This section can often end up pretty cut and dry, with a list of educator-controlled reading assignments. But there’s always room to add how and why these materials have been chosen and what you hope students attain from reading. Adding thematic links, or highlighting the historical trajectory of readings and how they reflect course objectives is also handy. For example:
"Reading is the way the light the solution to so many things when learning to write—and so it is with learning novel structure. To that end, we’re going to read a selection of novels and investigate the ways in which they are structured, whether through the lenses of multiple characters, through the epistolary format, or the epic hero structure. The reading list is varied—and includes fantasy, a genre for which plot is an excellent resource.”
“This class is in no way comprehensive. There is a wealth of written work displaying all the nuances of novel structure out there—we are getting a taste here in one semester’s work. I picked out books and writers to provide us with a starting point. I am hoping this will start you on your own journey of discovery.”
If possible, try to leave room for students to choose an optional book or supplement their own readings, as student book choice is strongly linked to originality.
Yes, students should attend class. Yes, you can copy university policy into this portion of your syllabus. And yet--you have an opportunity to write not only that they should attend, but why.
Consider the differences between how these two facts are presented in an attendance policy:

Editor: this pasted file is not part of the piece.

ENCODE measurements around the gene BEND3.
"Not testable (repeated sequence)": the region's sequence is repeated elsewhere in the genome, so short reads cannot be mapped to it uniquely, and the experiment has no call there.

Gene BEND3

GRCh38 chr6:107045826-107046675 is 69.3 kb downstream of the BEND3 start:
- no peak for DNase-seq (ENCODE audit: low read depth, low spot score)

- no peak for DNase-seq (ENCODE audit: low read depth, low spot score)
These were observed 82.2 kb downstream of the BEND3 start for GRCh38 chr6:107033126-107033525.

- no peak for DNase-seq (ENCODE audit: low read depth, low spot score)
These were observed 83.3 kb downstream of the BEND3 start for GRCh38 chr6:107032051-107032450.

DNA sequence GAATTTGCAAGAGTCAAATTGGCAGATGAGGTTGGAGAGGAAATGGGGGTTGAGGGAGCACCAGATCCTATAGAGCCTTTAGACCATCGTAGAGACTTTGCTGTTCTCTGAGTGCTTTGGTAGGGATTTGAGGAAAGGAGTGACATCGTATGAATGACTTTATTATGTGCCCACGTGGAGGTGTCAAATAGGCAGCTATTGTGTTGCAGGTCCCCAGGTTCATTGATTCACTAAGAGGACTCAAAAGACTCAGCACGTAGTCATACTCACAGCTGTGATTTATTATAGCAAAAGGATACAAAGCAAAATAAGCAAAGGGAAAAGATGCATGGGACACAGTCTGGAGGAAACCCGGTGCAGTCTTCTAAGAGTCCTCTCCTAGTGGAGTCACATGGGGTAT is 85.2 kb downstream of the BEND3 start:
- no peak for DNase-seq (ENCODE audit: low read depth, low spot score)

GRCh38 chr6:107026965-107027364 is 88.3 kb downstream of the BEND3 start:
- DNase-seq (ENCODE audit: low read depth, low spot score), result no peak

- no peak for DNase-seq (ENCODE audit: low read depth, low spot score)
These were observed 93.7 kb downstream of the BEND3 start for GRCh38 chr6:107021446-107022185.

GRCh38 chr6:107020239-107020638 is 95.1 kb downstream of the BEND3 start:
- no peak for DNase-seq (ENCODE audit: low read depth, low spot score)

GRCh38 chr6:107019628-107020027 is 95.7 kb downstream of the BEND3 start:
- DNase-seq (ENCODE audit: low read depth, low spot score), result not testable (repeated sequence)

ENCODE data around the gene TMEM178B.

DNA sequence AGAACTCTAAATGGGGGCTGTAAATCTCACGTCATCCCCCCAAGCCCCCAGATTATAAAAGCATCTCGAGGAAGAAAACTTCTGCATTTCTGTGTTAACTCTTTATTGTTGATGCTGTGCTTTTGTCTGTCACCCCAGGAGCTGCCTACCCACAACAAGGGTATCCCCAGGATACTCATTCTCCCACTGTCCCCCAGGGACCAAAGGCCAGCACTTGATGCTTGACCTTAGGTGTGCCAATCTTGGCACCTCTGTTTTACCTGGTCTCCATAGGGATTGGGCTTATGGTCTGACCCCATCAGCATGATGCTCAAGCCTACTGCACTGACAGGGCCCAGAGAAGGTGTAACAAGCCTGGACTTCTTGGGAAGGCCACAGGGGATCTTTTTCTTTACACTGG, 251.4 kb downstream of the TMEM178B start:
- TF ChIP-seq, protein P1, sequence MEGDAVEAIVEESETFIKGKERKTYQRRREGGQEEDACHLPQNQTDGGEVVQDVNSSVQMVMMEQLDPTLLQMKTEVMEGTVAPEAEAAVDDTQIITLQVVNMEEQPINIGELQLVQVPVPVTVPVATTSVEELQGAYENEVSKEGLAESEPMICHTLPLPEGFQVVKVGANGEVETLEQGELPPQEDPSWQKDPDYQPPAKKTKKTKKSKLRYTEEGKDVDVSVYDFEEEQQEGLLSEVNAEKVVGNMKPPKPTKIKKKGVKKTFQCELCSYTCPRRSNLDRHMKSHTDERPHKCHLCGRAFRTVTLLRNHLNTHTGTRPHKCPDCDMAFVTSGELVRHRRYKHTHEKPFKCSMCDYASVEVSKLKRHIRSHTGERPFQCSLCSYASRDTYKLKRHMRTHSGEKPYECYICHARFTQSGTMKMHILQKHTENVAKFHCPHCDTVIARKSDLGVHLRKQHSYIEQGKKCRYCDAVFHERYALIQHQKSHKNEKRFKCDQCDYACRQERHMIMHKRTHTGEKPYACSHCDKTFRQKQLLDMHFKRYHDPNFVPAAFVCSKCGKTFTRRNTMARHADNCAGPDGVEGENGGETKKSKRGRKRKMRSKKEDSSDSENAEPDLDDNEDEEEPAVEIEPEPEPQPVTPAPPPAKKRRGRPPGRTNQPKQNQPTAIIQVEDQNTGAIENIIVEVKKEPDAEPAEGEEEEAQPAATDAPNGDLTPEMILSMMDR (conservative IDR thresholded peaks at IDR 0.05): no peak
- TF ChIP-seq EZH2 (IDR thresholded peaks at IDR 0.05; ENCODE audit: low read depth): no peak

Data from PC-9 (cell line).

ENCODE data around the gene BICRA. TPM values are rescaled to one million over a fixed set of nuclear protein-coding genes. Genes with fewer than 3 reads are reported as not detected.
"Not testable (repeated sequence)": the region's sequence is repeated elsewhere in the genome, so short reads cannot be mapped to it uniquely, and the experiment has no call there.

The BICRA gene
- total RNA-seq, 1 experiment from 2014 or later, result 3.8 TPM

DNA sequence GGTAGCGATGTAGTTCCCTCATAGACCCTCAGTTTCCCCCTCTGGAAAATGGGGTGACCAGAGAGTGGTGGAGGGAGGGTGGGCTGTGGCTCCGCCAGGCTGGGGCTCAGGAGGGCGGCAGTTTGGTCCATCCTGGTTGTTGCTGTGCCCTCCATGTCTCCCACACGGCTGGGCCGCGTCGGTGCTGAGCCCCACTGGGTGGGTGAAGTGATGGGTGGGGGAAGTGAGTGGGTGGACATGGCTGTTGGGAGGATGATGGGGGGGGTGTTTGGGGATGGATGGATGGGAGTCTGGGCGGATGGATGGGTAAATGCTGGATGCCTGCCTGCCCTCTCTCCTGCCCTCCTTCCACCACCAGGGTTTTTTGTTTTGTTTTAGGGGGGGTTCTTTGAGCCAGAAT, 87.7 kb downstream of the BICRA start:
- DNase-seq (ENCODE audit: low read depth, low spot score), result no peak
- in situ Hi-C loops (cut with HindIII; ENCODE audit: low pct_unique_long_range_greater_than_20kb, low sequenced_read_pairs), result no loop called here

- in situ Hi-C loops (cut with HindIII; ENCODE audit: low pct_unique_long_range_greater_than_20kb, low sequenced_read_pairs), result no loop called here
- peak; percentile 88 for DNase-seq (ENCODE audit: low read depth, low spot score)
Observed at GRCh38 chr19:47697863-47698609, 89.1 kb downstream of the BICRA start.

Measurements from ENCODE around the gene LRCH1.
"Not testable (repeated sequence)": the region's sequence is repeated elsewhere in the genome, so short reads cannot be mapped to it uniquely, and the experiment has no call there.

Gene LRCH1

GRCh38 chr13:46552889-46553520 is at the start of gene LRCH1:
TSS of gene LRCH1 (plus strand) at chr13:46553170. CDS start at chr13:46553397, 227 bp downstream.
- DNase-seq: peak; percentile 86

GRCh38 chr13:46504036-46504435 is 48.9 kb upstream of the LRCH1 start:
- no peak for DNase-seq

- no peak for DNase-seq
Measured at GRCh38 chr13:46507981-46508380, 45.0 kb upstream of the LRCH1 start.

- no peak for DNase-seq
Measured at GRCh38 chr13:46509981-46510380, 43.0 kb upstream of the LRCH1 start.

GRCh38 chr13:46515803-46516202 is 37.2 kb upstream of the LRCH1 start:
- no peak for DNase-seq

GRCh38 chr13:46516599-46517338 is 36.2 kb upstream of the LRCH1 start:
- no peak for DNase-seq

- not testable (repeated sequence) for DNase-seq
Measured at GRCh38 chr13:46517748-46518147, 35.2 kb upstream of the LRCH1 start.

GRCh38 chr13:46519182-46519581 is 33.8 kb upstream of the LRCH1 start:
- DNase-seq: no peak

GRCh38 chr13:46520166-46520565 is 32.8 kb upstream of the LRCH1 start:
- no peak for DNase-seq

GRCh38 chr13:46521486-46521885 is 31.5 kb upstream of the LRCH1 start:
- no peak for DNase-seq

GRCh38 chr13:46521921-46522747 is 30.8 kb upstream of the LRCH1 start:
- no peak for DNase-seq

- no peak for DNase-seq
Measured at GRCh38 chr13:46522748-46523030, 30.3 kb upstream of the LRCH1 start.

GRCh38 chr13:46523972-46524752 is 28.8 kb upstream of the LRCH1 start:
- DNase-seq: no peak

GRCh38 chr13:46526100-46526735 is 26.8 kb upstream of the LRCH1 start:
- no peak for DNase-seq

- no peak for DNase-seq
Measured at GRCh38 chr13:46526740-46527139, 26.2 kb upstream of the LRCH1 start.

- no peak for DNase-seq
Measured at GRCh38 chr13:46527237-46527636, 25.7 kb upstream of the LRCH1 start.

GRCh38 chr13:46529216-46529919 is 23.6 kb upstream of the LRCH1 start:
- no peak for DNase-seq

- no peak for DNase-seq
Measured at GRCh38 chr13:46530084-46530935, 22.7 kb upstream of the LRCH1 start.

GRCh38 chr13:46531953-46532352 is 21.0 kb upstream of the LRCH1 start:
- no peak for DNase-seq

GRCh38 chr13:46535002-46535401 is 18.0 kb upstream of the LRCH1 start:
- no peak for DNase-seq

“It’s important that you attend and participate in class; our class meets only once a week, so missing one class represents a substantial portion of the semester. If there are special circumstances requiring you to be out of class, please email me before class.
You should come to class prepared and on time. You get ONE freebie absence. Your second absence is excusable in a dire emergency (e.g., illness, family emergency, tornado, flood, locusts, etc). A third absence can mean you fail the class.”
“Attendance is mandatory. You are allowed one absence. Further absences may result in failure of the class.”
With which instructor would you rather discuss challenges and open communication?
Many of these policy sections are necessary on a syllabus. And so it’s easy (and expected) to copy and paste institutional directives into one’s syllabus. But another way to think about these policies is the scaffolding they provide for students, especially first-year students.
Students deal with a ton of ambiguity and providing clarity (along with compassion) as an educator is critical to students’ academic success and critical to an honest student-teacher dialogue.